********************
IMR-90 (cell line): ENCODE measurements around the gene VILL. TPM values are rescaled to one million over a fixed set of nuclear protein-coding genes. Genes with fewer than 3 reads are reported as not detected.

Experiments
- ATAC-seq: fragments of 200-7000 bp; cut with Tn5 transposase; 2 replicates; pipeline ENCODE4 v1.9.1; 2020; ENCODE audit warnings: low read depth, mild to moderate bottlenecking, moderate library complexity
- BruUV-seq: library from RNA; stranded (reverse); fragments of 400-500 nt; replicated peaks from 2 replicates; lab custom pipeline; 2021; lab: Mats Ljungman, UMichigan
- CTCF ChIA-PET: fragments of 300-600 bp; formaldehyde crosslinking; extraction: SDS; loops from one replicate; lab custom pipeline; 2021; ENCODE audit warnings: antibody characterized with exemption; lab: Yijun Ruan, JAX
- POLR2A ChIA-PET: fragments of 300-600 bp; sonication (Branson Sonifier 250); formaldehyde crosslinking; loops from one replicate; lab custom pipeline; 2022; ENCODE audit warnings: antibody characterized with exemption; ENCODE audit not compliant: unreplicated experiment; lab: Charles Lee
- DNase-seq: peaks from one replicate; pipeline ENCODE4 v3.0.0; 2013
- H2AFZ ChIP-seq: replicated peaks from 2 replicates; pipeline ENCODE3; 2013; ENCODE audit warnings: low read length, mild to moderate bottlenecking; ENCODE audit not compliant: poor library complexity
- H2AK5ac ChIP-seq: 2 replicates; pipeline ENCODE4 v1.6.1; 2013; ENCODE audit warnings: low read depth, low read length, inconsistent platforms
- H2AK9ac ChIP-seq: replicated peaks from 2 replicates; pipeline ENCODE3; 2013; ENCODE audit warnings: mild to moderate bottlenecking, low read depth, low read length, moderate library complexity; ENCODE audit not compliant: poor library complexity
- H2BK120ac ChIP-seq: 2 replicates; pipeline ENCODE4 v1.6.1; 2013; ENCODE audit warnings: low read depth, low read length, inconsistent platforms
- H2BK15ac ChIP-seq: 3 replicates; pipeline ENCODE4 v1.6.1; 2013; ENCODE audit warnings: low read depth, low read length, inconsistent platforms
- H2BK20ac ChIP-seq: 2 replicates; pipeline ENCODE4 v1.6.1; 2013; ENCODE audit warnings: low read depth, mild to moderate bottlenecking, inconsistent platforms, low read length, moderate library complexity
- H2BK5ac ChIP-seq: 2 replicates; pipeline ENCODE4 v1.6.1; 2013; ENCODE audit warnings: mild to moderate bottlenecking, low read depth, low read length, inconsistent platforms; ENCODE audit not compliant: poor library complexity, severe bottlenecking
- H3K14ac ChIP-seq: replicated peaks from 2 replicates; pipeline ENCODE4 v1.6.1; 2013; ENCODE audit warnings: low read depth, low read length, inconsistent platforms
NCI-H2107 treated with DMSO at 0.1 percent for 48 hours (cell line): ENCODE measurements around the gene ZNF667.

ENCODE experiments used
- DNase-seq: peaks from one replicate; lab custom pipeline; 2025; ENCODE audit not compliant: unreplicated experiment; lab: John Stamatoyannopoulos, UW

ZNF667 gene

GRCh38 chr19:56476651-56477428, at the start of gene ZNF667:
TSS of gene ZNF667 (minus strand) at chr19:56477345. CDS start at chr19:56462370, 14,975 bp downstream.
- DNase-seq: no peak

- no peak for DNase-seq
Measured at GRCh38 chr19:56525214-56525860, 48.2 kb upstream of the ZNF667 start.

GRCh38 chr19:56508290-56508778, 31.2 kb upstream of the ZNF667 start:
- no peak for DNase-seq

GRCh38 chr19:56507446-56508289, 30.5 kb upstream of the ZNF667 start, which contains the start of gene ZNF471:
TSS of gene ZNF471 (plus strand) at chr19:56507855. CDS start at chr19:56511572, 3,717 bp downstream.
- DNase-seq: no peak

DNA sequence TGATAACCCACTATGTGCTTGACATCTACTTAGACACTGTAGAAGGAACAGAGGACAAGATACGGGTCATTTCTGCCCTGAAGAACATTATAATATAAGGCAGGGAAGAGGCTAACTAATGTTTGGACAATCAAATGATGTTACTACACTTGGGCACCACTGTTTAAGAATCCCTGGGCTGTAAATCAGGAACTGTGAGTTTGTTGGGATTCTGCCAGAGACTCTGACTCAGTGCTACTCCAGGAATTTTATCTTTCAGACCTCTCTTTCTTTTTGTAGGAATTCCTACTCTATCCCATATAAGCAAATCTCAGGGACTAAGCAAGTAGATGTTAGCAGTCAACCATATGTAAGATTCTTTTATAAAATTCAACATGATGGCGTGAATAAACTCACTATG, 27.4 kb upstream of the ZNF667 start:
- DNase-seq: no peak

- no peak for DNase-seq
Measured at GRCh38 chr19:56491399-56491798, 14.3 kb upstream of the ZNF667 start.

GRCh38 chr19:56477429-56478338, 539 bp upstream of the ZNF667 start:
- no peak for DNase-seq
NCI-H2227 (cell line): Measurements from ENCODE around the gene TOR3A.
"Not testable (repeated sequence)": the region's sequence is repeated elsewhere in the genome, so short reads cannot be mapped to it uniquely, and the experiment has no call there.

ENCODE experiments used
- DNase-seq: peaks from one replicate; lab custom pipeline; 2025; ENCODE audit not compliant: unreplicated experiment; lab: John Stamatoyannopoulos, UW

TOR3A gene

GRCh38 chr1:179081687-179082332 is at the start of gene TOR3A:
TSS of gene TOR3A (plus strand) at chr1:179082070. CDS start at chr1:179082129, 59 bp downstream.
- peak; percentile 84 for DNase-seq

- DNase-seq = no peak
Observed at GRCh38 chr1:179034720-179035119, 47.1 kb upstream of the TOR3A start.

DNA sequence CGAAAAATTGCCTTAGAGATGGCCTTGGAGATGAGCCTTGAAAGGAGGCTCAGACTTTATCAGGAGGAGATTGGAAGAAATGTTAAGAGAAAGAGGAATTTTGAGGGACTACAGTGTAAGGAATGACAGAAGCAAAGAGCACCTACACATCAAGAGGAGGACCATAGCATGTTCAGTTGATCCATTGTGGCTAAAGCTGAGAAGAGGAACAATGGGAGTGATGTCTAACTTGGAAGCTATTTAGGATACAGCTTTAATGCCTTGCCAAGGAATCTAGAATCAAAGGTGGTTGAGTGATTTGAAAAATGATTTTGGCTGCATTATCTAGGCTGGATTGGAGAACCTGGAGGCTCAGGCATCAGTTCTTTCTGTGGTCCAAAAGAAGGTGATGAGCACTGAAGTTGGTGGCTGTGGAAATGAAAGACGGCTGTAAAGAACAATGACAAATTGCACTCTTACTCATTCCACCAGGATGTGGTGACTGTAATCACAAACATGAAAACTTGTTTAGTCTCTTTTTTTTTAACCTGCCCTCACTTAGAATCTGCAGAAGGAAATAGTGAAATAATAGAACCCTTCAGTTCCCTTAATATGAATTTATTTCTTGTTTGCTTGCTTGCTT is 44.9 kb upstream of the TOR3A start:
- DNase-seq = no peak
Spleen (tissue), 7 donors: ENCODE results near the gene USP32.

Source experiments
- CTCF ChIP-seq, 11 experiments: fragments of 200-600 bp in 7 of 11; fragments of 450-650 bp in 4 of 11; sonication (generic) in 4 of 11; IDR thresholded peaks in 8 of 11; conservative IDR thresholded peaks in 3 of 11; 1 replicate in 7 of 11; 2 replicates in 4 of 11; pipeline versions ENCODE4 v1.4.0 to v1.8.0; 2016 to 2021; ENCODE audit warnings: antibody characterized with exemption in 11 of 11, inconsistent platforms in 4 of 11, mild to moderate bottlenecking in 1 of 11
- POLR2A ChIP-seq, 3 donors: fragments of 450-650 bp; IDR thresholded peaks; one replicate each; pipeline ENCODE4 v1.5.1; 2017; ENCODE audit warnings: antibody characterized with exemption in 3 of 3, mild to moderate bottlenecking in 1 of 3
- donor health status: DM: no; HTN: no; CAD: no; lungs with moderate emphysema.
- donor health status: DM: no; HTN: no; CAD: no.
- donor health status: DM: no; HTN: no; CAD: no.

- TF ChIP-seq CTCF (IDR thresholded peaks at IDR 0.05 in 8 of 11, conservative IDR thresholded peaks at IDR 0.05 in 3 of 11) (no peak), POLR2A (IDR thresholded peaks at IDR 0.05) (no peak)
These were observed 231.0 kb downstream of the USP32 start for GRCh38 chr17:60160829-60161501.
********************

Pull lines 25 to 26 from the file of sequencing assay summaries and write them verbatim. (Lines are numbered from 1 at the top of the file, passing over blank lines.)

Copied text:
GRCh38 chr19:56508290-56508778, 31.2 kb upstream of the ZNF667 start:
- no peak for DNase-seq